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What is Retinoblastoma?

Retinoblastoma refers to cancer of the retina, the light-sensitive layer of the eye which contains rods and cones to help us see in either dimly or brightly-lit settings. Retinoblastoma usually begins during childhood and may occur in one or both eyes. The cancerous cells may spread, or metastasize, to nearby structures such as the brain and spine.

What is Retina?

The retina is the inner layer in your eye. It transmits visual input through the optic nerve to your brain, where it is processed and interpreted as images. 

What are the Causes of Retinoblastoma?

Retinoblastoma occurs due to genetic mutations in the nerve cells present in the retina. As a result, the cells continue to grow and multiply uncontrollably which leads to an abnormal mass of cells called a tumour. It can also be inherited from one’s parents, which is called congenital retinoblastoma.

What are the Symptoms of Retinoblastoma?

The symptoms of retinoblastoma may include:

  • Appearance of a white colour in the pupil upon a light flash when taking a photograph
  • Eyes may appear to look in opposite directions
  • Ocular inflammation
  • Eye redness

How is Retinoblastoma Diagnosed?

Your eye specialist will explore your medical history, clinical symptoms, and lifestyle. To confirm retinoblastoma, diagnostic tests are performed which include:

  • A comprehensive eye exam
  • Imaging tests such as ocular ultrasound, computerized tomography (CT) scan, and magnetic resonance imaging (MRI) scan

What are the Treatment Options for Retinoblastoma?

The therapies involved in the treatment of retinoblastoma are similar to the cancer therapies used for other body organs/tissues. The choice of treatment depends upon the severity of retinoblastoma. 
The different treatment therapies include:


It involves the use of drugs/chemicals to suppress the growth of cancer cells and kill them. For the treatment of retinoblastoma, medications may be administered in the veins of the arm, called the intravenous (IV) route, or they may be given in the form of oral tablets. The drug enters the bloodstream, targets the cancerous cells, and destroys them.
Other forms of chemotherapy for the treatment of retinoblastoma include:

Intra-Arterial Chemotherapy

In this procedure, the drug is injected into an artery in the eye via a tiny tube called a catheter. Thus, it is delivered directly to the tumour site. For some people, the doctor may inflate the artery with a tiny balloon to administer the drug close to the tumour. 

Intravitreal Chemotherapy

In this procedure, the drug is injected into the intravitreal cavity of your eye. It is used for the treatment of retinoblastoma that has spread within the eye.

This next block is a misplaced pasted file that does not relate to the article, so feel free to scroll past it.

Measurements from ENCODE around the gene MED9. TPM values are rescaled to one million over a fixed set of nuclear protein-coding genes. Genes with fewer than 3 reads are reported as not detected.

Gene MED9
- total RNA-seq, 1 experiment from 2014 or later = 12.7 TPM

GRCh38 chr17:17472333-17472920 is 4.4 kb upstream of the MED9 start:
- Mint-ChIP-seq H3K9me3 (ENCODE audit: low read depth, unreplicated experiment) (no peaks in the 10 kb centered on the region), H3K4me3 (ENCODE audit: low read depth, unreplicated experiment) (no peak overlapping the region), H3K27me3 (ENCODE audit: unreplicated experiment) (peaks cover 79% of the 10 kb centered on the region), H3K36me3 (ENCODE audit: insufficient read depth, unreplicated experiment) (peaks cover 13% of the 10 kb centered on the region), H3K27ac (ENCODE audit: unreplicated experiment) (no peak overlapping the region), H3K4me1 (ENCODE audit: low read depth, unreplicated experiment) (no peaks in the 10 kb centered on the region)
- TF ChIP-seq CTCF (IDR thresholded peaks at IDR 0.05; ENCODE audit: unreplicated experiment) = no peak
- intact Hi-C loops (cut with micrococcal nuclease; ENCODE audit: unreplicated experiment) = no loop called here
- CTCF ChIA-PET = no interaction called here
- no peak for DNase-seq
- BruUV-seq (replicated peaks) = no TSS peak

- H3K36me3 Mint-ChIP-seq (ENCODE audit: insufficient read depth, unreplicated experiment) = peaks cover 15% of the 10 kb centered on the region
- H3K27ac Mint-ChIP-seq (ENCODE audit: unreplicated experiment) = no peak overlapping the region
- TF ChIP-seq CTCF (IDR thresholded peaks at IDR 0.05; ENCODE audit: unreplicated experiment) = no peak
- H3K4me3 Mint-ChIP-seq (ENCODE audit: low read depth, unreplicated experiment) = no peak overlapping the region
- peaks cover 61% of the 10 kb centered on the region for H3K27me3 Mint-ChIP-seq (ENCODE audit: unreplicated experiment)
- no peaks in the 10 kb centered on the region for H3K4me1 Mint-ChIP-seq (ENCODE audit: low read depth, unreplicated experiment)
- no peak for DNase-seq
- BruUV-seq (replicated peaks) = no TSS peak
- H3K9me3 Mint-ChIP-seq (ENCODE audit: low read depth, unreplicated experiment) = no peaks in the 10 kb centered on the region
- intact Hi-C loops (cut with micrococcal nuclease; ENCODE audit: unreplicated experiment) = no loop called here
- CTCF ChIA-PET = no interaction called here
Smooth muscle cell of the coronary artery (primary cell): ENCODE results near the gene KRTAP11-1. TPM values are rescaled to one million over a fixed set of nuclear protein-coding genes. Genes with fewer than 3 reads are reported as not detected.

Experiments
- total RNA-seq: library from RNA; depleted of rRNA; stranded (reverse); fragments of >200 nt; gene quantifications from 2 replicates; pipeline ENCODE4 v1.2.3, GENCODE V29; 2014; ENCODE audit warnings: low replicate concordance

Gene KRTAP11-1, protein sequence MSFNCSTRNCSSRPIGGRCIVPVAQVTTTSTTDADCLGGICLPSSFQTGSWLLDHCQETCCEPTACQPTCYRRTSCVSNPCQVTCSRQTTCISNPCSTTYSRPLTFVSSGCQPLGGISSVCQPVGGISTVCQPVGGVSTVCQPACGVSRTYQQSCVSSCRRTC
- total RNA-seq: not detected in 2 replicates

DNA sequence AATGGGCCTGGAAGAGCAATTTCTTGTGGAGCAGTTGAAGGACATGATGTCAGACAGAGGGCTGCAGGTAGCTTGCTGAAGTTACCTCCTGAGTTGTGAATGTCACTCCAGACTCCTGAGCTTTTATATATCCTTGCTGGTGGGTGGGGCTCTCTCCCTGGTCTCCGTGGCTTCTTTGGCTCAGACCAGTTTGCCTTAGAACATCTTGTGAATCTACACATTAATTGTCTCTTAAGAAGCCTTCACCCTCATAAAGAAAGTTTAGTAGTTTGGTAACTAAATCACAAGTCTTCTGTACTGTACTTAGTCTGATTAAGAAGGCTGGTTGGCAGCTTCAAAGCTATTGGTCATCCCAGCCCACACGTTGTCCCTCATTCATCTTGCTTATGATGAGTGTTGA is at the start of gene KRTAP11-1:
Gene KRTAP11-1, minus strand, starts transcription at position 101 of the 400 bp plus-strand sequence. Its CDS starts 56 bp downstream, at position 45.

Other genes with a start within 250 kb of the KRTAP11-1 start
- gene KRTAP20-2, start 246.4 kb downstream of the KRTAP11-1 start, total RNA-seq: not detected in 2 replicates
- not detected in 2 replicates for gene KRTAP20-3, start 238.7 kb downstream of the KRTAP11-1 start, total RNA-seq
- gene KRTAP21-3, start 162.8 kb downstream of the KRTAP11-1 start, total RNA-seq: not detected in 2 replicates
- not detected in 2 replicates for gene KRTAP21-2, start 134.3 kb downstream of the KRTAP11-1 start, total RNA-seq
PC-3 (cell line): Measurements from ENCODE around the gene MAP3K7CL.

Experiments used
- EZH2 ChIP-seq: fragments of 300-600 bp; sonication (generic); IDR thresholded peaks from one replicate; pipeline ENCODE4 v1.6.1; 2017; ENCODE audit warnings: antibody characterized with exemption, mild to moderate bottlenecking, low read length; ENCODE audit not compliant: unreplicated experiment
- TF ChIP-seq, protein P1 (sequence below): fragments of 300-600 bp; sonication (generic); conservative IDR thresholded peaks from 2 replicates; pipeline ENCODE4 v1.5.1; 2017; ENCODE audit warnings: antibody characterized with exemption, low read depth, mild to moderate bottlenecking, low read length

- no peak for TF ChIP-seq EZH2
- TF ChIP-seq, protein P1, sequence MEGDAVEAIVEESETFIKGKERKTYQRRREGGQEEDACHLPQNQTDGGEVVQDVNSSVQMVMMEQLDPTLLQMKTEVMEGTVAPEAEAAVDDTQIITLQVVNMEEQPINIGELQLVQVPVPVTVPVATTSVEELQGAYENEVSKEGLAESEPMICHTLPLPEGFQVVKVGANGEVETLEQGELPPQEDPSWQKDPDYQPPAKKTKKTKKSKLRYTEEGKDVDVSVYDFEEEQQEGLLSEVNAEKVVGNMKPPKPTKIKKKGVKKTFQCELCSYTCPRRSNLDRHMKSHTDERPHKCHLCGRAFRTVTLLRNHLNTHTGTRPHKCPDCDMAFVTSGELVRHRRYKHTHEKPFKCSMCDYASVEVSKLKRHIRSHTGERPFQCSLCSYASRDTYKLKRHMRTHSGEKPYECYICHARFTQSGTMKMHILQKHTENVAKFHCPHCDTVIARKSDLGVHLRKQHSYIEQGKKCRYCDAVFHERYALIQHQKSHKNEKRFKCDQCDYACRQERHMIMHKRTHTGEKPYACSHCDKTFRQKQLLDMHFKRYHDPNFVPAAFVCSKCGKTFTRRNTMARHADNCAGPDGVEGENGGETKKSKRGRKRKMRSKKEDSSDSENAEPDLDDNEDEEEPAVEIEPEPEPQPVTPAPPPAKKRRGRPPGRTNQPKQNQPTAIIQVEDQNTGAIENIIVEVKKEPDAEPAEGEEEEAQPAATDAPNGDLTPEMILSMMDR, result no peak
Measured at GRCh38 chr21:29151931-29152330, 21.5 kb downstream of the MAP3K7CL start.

Radiation Therapy

In this procedure, high-energy beams such as protons and X-rays are used to kill the cancer cells. There are two types of radiation therapies used for the treatment of retinoblastoma. These include:

External Beam Radiation

In external beam radiation, high-power beams are focused on the tumour site from a large machine placed outside the body. 

Internal Radiation, also called Brachytherapy

In brachytherapy, a small disk-like device made of radioactive material is temporarily placed near or within the tumour. It emits radiation to the tumour site and thus minimizes the risk of affecting the healthy tissue.

Cryotherapy/Cold Treatment

In cryotherapy, a very cold substance - usually liquid nitrogen - is placed near or in the cancer cells. After the cells freeze, the cold substance is removed and the cells are thawed. This process of freezing and thawing is repeated a few times in each cryotherapy session to kill the cancerous cells.

Laser Therapy, also called Laser Photocoagulation

In this procedure, a laser is used to destroy blood vessels that supply oxygen and nutrients to the tumour, which ultimately kills the retinoblastoma cells.


When the retinoblastoma is too big to be treated by other methods, surgery may be performed to remove the tumour. Sometimes, eye removal surgery called enucleation may be performed to prevent the spread of cancer to other parts of the body. This surgery may be followed by the placement of an eye implant or an artificial eye to help restore a normal appearance.

Surgery may have its own risks and complications such as infection and bleeding. Discuss with your doctor before you proceed.

Eye Specialists

54 Hughes St
Cabramatta, NSW 2166


  • the university of sydney
  • the royal australian and new zealand college orthopaedic
  • UNSW
  • South Western Eye Care